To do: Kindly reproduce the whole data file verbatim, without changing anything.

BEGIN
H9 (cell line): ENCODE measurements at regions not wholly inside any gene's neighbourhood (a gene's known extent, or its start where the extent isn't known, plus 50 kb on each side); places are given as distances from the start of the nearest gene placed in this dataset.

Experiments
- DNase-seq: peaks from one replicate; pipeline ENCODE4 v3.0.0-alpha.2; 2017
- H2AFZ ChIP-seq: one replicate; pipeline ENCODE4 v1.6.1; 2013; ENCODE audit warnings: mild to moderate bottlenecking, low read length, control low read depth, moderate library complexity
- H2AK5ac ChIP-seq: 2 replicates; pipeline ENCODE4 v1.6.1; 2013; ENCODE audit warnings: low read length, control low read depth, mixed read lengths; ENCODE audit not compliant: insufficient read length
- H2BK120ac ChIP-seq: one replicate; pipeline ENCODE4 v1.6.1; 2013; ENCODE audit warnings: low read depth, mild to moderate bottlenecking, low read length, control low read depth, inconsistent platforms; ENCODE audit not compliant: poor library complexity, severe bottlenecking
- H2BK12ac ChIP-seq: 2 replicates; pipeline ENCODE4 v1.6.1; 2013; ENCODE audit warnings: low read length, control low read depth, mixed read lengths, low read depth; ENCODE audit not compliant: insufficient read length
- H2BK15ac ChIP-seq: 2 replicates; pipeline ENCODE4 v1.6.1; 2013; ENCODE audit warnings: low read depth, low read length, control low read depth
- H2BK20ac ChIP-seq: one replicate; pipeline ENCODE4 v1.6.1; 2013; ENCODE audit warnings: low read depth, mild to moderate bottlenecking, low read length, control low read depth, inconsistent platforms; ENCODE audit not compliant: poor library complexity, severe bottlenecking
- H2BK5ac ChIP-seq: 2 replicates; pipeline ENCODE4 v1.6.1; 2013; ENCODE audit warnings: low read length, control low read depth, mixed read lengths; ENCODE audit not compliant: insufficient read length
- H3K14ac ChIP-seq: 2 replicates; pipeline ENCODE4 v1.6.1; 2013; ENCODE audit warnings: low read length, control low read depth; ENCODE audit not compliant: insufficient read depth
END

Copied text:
H9 (cell line): ENCODE measurements at regions not wholly inside any gene's neighbourhood (a gene's known extent, or its start where the extent isn't known, plus 50 kb on each side); places are given as distances from the start of the nearest gene placed in this dataset.

Experiments
- DNase-seq: peaks from one replicate; pipeline ENCODE4 v3.0.0-alpha.2; 2017
- H2AFZ ChIP-seq: one replicate; pipeline ENCODE4 v1.6.1; 2013; ENCODE audit warnings: mild to moderate bottlenecking, low read length, control low read depth, moderate library complexity
- H2AK5ac ChIP-seq: 2 replicates; pipeline ENCODE4 v1.6.1; 2013; ENCODE audit warnings: low read length, control low read depth, mixed read lengths; ENCODE audit not compliant: insufficient read length
- H2BK120ac ChIP-seq: one replicate; pipeline ENCODE4 v1.6.1; 2013; ENCODE audit warnings: low read depth, mild to moderate bottlenecking, low read length, control low read depth, inconsistent platforms; ENCODE audit not compliant: poor library complexity, severe bottlenecking
- H2BK12ac ChIP-seq: 2 replicates; pipeline ENCODE4 v1.6.1; 2013; ENCODE audit warnings: low read length, control low read depth, mixed read lengths, low read depth; ENCODE audit not compliant: insufficient read length
- H2BK15ac ChIP-seq: 2 replicates; pipeline ENCODE4 v1.6.1; 2013; ENCODE audit warnings: low read depth, low read length, control low read depth
- H2BK20ac ChIP-seq: one replicate; pipeline ENCODE4 v1.6.1; 2013; ENCODE audit warnings: low read depth, mild to moderate bottlenecking, low read length, control low read depth, inconsistent platforms; ENCODE audit not compliant: poor library complexity, severe bottlenecking
- H2BK5ac ChIP-seq: 2 replicates; pipeline ENCODE4 v1.6.1; 2013; ENCODE audit warnings: low read length, control low read depth, mixed read lengths; ENCODE audit not compliant: insufficient read length
- H3K14ac ChIP-seq: 2 replicates; pipeline ENCODE4 v1.6.1; 2013; ENCODE audit warnings: low read length, control low read depth; ENCODE audit not compliant: insufficient read depth